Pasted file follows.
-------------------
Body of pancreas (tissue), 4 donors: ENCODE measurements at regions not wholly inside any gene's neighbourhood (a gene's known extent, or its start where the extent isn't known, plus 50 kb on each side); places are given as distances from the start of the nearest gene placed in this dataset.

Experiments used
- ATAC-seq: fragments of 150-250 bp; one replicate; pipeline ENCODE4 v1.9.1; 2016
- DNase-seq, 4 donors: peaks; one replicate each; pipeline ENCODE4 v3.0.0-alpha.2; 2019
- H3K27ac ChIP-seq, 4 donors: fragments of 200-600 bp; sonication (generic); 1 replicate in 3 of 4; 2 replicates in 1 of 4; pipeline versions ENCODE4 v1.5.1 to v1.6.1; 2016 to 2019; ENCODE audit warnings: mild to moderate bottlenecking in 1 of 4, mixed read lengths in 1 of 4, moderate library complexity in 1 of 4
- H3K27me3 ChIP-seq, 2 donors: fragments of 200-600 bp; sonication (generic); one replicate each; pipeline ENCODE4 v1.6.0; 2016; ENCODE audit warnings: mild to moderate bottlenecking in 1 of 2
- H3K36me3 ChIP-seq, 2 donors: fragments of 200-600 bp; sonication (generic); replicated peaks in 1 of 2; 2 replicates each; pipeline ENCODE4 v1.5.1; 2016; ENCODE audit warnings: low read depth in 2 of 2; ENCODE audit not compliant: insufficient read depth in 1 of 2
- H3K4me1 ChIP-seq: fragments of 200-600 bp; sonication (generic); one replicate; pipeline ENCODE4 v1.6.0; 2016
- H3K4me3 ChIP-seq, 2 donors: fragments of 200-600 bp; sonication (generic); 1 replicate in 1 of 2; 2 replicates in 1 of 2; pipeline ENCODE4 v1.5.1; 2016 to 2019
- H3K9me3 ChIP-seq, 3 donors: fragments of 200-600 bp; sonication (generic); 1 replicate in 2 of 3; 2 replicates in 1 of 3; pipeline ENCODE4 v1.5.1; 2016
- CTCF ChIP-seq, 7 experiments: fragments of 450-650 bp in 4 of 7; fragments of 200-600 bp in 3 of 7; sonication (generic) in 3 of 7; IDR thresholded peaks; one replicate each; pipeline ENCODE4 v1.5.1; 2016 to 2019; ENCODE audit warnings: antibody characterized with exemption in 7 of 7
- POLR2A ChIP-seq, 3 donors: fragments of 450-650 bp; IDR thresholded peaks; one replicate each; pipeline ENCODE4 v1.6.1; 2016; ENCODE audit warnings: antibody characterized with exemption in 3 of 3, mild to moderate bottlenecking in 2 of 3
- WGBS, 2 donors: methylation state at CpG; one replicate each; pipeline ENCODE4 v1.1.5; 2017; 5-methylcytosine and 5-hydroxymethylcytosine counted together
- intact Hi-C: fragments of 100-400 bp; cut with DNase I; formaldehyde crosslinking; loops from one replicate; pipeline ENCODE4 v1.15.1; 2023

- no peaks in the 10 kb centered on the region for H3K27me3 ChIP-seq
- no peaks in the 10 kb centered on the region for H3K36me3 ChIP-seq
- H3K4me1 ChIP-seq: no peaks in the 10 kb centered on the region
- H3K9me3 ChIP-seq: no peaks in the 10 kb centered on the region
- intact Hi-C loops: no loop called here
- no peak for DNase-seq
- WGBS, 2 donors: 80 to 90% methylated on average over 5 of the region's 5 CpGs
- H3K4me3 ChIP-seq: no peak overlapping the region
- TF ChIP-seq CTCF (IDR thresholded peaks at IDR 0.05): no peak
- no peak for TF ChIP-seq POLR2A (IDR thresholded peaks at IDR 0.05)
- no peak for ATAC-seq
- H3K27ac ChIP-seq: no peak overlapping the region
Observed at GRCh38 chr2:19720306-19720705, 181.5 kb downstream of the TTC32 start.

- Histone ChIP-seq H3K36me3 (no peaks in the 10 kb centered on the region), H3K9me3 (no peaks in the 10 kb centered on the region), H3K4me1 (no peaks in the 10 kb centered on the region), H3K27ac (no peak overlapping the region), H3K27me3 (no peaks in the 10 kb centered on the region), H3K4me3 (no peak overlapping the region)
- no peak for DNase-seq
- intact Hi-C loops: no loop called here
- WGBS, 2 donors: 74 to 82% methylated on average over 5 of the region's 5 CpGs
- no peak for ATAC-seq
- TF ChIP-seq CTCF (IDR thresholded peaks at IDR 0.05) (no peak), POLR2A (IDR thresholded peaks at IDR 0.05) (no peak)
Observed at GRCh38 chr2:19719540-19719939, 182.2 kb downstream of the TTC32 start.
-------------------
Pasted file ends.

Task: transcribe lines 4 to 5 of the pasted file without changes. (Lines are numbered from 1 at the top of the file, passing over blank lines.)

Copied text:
- DNase-seq, 4 donors: peaks; one replicate each; pipeline ENCODE4 v3.0.0-alpha.2; 2019
- H3K27ac ChIP-seq, 4 donors: fragments of 200-600 bp; sonication (generic); 1 replicate in 3 of 4; 2 replicates in 1 of 4; pipeline versions ENCODE4 v1.5.1 to v1.6.1; 2016 to 2019; ENCODE audit warnings: mild to moderate bottlenecking in 1 of 4, mixed read lengths in 1 of 4, moderate library complexity in 1 of 4